Fastener Orientation

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Alan_VA

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New Guy here. I've heard people talk about a rule of thumb that bolt heads are to be on the forward or upper side of a bolted connection, but I cannot find anything in AC43.13 about that. Also, I'm having trouble with the logic of such a rule if the builder ensures a proper torque on the joint, but I don't need to come up short on this in a tech inspection.

And if there is such a rule, would it apply to riveted joints (mfg head fwd/up), or is it simply better to form the shop head against the thicker material of the joint?
 

wsimpso1

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The bolt head orientation is a "nice to have" when you have a choice. Since we are also supposed to turn the nut, not the bolt, and we have to be able to install the bolt, well, several things are trying to overrule the bolt head orientation.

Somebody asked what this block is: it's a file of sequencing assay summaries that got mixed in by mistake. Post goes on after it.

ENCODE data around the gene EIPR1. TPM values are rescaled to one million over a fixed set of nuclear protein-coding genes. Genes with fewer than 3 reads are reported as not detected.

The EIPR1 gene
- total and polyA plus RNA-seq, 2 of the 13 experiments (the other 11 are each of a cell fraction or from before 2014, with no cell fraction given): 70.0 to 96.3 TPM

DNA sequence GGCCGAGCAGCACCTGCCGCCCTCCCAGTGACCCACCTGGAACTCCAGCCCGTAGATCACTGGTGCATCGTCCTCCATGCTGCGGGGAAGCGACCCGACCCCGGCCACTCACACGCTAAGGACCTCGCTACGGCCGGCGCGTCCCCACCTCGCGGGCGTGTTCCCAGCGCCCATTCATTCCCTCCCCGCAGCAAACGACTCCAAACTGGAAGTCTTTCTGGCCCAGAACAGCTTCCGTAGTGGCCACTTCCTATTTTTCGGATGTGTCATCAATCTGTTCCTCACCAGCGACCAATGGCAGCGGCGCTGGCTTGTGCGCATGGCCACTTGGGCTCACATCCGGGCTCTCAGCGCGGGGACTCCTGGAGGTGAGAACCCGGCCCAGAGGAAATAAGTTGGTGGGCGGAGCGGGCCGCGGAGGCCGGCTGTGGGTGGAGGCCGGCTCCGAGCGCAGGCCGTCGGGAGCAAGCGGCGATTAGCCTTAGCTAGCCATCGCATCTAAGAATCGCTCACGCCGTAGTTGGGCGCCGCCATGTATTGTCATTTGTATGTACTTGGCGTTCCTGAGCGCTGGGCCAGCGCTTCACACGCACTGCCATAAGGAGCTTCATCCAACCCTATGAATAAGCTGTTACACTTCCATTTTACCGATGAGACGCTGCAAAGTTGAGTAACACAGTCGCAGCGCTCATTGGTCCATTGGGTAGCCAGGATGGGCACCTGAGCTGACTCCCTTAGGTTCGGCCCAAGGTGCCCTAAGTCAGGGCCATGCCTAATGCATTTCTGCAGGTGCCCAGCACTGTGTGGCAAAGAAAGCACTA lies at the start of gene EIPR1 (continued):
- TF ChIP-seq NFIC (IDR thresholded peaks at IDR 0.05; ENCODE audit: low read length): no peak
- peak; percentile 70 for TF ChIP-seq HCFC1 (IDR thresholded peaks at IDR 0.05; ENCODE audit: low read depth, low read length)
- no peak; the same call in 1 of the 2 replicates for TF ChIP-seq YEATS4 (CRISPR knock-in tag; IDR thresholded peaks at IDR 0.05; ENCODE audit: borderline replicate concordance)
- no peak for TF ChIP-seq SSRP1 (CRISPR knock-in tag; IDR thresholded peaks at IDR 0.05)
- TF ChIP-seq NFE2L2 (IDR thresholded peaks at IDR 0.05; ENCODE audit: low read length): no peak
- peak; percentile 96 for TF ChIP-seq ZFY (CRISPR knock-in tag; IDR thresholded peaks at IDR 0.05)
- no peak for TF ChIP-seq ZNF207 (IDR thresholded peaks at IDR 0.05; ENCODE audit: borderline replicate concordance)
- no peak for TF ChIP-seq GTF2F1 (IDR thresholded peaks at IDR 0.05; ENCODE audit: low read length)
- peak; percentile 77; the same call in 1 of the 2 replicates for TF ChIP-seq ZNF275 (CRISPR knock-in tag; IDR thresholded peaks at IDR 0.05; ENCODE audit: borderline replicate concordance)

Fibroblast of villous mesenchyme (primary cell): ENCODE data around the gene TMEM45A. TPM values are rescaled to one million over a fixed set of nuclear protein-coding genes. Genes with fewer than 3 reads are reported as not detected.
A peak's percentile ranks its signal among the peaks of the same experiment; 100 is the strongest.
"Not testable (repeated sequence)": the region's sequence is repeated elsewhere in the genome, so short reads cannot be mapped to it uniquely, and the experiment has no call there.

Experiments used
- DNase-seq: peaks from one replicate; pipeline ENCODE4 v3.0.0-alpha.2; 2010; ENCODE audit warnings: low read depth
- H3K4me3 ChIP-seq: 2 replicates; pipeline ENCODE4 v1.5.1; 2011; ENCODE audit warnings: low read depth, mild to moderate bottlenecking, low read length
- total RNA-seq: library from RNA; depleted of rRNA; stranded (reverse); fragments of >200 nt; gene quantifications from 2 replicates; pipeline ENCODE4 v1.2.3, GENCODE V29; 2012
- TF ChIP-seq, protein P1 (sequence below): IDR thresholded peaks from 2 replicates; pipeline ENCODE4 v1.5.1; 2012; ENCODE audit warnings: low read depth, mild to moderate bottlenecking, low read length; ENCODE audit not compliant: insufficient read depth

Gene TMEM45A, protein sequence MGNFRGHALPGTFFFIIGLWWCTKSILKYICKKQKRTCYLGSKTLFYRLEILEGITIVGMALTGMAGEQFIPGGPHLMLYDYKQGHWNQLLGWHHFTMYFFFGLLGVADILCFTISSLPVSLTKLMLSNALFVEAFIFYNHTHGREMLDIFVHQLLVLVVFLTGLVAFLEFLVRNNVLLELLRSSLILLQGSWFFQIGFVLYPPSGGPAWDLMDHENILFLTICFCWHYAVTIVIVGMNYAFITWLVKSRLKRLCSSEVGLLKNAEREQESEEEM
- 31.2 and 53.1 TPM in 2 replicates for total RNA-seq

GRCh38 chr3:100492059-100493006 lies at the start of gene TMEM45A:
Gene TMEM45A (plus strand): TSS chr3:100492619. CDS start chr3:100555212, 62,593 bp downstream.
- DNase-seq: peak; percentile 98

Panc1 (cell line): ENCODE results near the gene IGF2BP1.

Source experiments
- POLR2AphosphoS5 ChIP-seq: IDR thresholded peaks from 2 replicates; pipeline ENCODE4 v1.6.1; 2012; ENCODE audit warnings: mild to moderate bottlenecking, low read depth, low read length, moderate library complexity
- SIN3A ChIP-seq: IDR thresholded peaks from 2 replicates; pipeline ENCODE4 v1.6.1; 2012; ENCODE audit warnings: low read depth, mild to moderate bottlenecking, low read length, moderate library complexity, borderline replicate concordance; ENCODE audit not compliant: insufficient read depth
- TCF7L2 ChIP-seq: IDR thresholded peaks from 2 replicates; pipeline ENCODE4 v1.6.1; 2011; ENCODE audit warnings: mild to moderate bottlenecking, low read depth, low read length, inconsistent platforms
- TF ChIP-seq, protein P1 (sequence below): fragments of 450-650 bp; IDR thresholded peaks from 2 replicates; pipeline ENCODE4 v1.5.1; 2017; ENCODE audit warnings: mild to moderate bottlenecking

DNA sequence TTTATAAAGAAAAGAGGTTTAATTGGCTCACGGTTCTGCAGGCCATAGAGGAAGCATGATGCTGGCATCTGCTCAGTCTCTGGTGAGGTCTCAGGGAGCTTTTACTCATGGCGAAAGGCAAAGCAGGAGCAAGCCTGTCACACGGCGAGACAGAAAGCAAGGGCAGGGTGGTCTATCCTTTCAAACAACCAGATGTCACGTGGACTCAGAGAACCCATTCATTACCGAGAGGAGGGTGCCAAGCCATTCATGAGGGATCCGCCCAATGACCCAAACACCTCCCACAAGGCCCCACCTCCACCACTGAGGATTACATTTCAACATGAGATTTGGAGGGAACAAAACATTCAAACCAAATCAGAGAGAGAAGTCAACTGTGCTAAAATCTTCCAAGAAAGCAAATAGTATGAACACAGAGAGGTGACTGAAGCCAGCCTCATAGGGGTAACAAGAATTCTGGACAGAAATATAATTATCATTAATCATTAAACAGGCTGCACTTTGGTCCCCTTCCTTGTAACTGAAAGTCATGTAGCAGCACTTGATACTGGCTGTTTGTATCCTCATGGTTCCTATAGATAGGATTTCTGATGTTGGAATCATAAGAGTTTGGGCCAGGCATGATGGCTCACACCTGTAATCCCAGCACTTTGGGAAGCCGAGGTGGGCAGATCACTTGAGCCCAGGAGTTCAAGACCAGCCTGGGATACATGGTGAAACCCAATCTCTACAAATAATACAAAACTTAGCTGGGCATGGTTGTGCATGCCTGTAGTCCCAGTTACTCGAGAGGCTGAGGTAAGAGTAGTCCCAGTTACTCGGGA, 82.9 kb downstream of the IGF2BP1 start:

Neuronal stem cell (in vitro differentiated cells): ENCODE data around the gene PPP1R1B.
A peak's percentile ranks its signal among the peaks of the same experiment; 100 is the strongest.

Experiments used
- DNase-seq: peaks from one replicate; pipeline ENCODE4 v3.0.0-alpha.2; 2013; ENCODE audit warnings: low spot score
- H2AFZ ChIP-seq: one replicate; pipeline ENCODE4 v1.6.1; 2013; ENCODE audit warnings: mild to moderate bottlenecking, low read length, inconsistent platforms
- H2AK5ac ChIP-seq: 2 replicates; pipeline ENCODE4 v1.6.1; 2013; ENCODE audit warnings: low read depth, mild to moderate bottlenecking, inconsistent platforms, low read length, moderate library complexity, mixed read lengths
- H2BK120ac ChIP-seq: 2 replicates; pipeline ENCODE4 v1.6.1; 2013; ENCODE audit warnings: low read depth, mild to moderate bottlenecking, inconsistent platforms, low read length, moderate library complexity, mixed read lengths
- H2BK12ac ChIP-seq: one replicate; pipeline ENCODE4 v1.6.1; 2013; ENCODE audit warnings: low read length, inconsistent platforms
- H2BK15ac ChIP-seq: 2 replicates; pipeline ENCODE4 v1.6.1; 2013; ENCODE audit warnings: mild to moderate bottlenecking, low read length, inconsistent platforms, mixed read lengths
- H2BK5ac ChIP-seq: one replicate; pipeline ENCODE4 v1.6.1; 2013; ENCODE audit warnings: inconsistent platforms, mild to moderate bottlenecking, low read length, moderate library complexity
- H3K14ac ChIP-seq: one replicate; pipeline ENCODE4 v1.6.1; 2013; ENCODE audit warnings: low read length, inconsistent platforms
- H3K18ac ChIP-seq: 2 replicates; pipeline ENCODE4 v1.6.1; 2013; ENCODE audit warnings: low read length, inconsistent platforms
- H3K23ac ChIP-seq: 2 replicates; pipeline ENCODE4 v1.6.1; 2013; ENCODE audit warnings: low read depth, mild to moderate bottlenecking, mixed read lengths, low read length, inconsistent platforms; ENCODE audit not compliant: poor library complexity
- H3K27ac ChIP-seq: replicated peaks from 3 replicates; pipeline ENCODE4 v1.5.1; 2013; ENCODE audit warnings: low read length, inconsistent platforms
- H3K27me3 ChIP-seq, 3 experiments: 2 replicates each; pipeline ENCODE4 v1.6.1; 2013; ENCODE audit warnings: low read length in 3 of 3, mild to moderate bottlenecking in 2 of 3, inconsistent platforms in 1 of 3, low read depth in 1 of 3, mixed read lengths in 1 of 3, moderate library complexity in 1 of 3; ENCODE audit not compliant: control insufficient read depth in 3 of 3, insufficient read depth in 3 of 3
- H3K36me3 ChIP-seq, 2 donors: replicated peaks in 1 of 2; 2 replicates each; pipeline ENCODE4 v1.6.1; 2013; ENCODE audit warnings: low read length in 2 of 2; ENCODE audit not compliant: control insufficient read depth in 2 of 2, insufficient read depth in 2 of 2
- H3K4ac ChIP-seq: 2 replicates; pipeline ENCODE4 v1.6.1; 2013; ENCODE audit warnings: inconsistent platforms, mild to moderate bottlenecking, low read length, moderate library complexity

Design the joint, make the fasteners stay put, orient the bolt when it does not get in the way of other priorities.

I have never heard or seen such a rule on rivets.

Billski
 

gtae07

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New Guy here. I've heard people talk about a rule of thumb that bolt heads are to be on the forward or upper side of a bolted connection, but I cannot find anything in AC43.13 about that. Also, I'm having trouble with the logic of such a rule if the builder ensures a proper torque on the joint, but I don't need to come up short on this in a tech inspection.
I think the theory is that head up/forward might keep the bolt in place through gravity/acceleration if the nut were to come off. But that's one of those old uwritten rules of thumb. As Billski notes, many other things (access, clearance, etc.) come into play.

And if there is such a rule, would it apply to riveted joints (mfg head fwd/up), or is it simply better to form the shop head against the thicker material of the joint?
You don't get a choice with flush rivets unless doing double flush. With round-head, there's no such absolute orientation rule; it's best to put the shop head on the thicker side of the joint. But even with rivets, sometimes access dictates orientation.
 

bmcj